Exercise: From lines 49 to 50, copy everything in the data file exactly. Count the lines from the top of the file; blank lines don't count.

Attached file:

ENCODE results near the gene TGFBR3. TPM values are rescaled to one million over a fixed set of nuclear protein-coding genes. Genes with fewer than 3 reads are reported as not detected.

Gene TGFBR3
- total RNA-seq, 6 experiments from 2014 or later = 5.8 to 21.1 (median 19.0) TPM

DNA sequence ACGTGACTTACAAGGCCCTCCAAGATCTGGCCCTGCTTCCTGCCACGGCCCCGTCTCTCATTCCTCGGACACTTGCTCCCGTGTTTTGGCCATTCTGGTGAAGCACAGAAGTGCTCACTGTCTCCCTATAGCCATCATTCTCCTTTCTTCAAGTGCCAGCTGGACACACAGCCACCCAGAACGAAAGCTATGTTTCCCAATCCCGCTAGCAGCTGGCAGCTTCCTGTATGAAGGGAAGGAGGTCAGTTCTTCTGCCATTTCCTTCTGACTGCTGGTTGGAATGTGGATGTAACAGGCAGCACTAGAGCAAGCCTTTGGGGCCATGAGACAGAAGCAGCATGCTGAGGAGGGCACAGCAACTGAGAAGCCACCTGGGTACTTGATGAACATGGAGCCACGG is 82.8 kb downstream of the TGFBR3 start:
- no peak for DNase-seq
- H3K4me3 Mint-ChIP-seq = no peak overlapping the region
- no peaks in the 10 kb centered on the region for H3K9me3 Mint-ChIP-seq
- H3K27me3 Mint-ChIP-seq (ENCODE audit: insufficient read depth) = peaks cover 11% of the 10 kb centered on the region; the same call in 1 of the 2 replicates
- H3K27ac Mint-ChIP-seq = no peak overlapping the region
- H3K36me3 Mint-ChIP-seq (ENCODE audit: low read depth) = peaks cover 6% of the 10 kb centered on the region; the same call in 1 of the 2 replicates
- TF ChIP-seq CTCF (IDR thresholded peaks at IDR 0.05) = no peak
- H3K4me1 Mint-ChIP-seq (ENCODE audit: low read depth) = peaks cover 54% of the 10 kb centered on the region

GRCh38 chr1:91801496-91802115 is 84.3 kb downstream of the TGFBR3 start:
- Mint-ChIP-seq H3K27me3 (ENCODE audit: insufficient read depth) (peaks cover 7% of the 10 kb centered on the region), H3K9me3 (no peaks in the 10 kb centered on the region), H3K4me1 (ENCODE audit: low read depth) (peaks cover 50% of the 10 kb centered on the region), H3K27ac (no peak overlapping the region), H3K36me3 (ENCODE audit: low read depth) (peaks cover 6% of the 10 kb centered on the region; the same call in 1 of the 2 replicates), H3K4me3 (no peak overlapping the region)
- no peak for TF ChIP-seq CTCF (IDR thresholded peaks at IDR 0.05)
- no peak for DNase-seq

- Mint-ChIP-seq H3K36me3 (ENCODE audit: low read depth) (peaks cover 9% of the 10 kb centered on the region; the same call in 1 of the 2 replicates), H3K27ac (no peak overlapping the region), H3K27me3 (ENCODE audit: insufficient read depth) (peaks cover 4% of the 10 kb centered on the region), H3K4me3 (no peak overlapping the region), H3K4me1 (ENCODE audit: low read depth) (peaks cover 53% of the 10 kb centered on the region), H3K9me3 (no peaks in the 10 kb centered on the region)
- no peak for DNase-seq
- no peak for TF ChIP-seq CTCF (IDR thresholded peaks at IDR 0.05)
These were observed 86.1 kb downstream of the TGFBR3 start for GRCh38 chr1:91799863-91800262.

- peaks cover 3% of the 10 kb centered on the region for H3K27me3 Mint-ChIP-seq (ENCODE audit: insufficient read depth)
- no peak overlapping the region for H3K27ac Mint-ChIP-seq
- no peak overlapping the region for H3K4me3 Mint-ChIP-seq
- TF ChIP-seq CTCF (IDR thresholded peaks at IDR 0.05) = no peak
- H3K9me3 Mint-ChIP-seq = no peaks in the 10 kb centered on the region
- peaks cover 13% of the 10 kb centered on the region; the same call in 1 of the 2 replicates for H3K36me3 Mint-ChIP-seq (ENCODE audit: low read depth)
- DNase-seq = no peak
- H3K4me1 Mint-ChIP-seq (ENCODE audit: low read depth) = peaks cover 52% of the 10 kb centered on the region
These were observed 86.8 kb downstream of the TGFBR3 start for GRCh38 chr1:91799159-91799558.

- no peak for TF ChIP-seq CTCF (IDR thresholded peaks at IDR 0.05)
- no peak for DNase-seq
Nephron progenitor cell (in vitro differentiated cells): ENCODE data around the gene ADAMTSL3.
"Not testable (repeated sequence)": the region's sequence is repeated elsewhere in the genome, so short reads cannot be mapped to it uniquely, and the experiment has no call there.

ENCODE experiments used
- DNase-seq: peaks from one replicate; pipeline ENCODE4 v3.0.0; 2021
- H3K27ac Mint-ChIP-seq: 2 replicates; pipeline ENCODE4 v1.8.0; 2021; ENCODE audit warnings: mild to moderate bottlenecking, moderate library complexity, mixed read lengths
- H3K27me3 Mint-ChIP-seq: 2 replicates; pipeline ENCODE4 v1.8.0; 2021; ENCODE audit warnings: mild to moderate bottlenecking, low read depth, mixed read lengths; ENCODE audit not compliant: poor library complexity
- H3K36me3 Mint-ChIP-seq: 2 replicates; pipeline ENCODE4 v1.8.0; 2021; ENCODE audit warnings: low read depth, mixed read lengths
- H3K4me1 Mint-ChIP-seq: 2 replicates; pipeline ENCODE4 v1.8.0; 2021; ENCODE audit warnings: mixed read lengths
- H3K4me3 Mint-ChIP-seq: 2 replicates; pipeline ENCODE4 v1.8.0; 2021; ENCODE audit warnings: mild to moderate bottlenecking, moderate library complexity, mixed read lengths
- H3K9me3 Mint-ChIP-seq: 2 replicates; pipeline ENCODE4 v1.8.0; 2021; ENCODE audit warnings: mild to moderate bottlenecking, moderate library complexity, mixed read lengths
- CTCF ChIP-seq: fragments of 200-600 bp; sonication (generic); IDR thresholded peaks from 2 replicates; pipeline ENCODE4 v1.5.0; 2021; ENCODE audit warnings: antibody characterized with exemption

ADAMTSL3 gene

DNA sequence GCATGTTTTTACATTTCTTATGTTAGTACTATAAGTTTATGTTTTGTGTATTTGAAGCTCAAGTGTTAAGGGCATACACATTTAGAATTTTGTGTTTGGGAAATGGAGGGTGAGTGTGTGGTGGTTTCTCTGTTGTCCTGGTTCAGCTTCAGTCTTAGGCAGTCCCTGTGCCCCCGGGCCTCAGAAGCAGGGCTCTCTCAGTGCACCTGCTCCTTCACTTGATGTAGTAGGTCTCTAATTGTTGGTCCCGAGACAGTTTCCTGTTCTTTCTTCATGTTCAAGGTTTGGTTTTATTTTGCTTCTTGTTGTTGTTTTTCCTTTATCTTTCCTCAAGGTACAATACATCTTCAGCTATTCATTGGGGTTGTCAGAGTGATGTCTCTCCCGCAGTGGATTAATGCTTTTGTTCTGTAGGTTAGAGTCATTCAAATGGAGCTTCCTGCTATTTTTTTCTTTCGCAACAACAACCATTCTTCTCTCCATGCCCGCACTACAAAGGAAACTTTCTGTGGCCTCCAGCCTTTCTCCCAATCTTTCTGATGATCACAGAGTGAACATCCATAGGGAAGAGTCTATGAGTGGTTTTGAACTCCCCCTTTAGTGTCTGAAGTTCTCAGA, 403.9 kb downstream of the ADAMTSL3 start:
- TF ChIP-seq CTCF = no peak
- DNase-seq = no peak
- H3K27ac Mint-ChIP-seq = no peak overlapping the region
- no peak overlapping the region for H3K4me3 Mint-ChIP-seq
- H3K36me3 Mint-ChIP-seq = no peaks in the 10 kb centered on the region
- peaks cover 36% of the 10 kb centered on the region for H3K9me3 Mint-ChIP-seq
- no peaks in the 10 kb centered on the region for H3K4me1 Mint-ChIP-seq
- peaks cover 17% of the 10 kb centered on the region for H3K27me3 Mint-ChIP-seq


- H3K36me3 Mint-ChIP-seq = no peaks in the 10 kb centered on the region
- peaks cover 36% of the 10 kb centered on the region for H3K9me3 Mint-ChIP-seq